They did. When I got to Harvard, Louise Cort insisted I take a Japanese art history course with John Rosenfield. He was a magnificent undergraduate teacher, and he completely sold me on Japanese art in general and Japanese religious art in particular. He had initially been a scholar of Indian Buddhist art, but made a shift in the early 1960s to Japan because he wanted to study a country where the religion was living, rather than an artifact of the past. He brought Japanese art to life for me.  

As I studied, it also became clear that I wouldn’t gain exposure to all the topics I found exciting simply by staying at Harvard for four years in a row. So after my second year, I knew that I wanted to study in Japan. But study abroad didn’t exist in the mid 1970s. It’s very much a phenomenon of this century rather than the past century.

Were you indeed able to study in Japan?

John Rosenfield had been given some money to help undergraduates learn more about Japanese art, and that money was channeled to me. I was able to attend Kyoto University of the Arts for a year and learn about Japanese Buddhist art first-hand. Two important things happened there.

The first was that I went hiking every weekend with the man who had been Carl Weyerhaeuser’s agent. He loved to explore, and we would go to temples outside the city of Kyoto. I got to see an awful lot of temples first-hand, and became fascinated by the interaction of religion and art in the context of a temple setting. I knew I wanted to learn more.

The other thing was that John Rosenfield introduced me to some of his Japanese colleagues and they, too, took me under their wings. They were far more open to helping an American undergraduate than I expected them to be.

Why do you think that was?

Part of it was that I spoke the language, and part of it might have been that there were very few people doing what I was trying to do at the time. I was lucky to be invited on a research trip that some scholars were taking to Murōji, a temple deep in the mountains, south of Nara. They actually let me help them carry statues off the altar and look at them up close. It was remarkable because, like with most religious art, if you just go to a temple as a tourist, you can’t do that.

It was wonderful to visit temples I hadn’t expected to visit, and see things I hadn’t expected to see. I became very interested in images carved out of wood. Japanese artists carved wooden religious icons remarkably well, and had a very interesting approach towards transforming trees into sculptures.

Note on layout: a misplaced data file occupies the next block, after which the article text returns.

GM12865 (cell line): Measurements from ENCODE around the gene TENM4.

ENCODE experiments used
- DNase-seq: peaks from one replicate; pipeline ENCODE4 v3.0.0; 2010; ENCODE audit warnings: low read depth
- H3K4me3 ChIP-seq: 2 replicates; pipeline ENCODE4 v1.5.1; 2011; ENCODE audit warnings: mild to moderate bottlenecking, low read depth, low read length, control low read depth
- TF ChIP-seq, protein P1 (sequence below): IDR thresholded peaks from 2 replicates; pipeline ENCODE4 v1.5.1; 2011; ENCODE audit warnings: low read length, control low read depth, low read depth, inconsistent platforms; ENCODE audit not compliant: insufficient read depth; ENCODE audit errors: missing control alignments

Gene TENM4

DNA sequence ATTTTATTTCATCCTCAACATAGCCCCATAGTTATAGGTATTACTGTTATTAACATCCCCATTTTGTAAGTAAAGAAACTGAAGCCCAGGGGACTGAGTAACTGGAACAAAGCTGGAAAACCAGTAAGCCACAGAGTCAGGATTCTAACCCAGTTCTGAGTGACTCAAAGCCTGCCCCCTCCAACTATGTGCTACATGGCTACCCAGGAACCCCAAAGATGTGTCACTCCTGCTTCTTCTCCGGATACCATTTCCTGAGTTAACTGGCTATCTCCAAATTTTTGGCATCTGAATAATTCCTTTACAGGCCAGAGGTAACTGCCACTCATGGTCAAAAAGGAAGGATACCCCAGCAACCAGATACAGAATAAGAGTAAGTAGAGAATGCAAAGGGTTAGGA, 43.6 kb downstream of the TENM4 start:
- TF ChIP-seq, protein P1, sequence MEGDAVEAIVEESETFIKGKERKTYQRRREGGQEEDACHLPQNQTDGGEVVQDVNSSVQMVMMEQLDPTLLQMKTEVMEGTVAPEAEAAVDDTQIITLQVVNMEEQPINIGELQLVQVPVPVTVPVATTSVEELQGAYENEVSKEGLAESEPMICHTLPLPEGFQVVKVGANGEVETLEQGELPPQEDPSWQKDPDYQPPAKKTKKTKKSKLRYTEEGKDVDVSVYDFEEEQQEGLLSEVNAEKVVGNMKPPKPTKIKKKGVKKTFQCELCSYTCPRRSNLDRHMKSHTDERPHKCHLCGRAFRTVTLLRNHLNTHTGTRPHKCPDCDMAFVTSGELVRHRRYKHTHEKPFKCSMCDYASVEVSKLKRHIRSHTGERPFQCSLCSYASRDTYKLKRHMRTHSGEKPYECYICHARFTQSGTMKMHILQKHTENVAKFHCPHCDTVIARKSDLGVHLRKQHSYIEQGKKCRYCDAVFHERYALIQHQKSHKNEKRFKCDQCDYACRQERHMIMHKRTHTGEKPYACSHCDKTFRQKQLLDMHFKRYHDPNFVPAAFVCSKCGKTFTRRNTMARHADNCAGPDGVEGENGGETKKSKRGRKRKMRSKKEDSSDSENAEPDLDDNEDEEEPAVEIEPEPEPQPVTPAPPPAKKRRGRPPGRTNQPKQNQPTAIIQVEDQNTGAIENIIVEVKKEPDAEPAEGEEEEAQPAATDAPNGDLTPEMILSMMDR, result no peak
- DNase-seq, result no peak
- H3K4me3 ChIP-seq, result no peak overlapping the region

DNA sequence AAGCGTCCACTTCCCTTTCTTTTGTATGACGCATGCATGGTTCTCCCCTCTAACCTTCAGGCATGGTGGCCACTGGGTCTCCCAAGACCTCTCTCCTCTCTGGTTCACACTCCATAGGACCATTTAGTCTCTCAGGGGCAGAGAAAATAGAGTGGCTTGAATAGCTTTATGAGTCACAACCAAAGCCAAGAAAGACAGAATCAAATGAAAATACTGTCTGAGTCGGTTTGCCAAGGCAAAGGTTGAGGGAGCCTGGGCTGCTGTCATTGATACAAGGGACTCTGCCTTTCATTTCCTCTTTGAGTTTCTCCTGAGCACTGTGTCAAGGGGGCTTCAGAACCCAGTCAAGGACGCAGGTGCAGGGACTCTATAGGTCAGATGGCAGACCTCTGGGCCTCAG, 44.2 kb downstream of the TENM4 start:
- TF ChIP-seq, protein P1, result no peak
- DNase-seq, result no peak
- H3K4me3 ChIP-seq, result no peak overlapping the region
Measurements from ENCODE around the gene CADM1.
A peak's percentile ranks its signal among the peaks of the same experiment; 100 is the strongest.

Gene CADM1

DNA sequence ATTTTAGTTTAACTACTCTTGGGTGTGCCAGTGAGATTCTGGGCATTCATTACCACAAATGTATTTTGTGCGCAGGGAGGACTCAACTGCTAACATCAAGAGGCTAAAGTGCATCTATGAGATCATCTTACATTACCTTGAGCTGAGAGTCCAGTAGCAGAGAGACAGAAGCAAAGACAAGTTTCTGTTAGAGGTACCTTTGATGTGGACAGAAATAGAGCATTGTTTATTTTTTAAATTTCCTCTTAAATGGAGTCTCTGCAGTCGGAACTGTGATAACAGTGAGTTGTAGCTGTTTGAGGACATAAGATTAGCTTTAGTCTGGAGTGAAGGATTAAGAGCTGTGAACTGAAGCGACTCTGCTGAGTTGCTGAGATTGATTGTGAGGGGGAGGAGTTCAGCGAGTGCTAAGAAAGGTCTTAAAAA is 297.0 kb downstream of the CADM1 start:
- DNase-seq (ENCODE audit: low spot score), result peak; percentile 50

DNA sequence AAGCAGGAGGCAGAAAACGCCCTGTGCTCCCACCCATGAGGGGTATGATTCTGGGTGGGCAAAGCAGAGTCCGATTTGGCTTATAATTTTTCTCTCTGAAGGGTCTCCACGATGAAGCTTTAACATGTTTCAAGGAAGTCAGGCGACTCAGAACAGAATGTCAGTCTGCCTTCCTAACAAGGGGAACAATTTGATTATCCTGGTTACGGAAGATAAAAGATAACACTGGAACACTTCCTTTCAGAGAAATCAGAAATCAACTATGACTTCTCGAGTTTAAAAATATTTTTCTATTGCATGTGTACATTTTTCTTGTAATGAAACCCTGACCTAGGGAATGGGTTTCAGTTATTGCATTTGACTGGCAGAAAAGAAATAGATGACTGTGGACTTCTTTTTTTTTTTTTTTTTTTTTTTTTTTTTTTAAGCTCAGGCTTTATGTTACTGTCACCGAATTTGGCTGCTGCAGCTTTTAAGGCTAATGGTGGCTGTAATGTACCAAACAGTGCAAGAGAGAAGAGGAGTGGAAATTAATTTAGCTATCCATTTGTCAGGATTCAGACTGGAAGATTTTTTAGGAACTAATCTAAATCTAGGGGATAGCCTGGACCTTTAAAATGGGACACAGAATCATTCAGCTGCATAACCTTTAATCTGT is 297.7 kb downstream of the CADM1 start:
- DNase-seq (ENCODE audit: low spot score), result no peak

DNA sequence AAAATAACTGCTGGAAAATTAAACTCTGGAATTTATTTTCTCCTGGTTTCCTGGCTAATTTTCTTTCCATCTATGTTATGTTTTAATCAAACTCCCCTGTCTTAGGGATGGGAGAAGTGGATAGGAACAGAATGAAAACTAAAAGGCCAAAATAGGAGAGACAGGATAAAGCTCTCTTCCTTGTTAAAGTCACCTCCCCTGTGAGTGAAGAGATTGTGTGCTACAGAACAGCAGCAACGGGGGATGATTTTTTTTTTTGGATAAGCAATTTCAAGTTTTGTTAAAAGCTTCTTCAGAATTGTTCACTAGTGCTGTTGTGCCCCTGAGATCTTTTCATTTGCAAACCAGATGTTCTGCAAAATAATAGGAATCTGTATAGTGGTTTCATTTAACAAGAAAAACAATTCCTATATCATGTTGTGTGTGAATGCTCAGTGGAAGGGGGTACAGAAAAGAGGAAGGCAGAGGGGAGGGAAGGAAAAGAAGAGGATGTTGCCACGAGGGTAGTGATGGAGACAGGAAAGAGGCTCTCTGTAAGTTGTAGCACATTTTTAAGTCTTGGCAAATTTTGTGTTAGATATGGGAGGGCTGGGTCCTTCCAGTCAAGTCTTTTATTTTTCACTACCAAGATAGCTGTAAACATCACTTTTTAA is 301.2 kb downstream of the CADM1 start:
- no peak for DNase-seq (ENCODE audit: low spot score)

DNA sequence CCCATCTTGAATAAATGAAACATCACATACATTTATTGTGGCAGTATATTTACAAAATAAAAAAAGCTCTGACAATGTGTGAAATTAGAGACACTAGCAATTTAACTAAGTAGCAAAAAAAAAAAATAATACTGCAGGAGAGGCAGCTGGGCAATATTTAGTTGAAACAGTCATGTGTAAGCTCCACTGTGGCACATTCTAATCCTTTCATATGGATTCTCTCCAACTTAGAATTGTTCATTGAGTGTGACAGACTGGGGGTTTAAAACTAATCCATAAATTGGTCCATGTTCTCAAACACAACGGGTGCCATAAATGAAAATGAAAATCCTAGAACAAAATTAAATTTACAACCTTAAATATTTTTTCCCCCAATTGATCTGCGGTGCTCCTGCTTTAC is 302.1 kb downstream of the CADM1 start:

Over the years, it became clear to me that a religious icon is not just something that was made and put on an altar. It takes life from the rituals that are conducted in front of it. There’s an important interaction between the image and the audience. The more I learned, the more I became interested in this interrelationship between art and its observers, and how ritual brings objects to life in front of an audience.

What inspired you to focus on teaching?

I experienced great generosity from my mentors in the United States and Japan. Working with them was transformative, and I was lucky to benefit from their sustained generosity over a long period. Even after graduating from college in 1978, I would often return to Japan and see the same people, who would continue to share fascinating things with me. Teaching allows me to share what I’ve learned with others, undergraduates in particular. I try to instill in my students the same excitement that I felt when I first understood what the tea ceremony was about, or the excitement one can feel standing in front of a religious image while watching a ritual take place. I try to construct that excitement in the classroom as much as possible.

Has the field of Japanese art history changed significantly since you started teaching?

One very good change is that the world is taking global contemporary art seriously. My training in the history of Japanese art often ended in the Meiji period, and just barely made it into the twentieth century, so I’ve had to train myself to be able to teach Japanese art up to the very present. I think many of my colleagues have done the same thing.

Why is the teaching of contemporary art such a meaningful change?

It’s exceedingly important that students understand that Japan is not an artifact, and that the country is changing through the arts. Tokyo is a dynamic city, for example—you can tell just by looking at the buildings designed by Pritzker Prize-winning architects, and there are plenty. Being able to explain those structures to students and have them understand is exceedingly gratifying.

Anime and manga are entry points for many students’ interest in Japanese art, which is another reason why teaching the contemporary is valuable. And even though I am no specialist in anime and manga, I do quite a bit of work with contemporary Japanese photography, so I can still connect with those forms from the perspective of still images.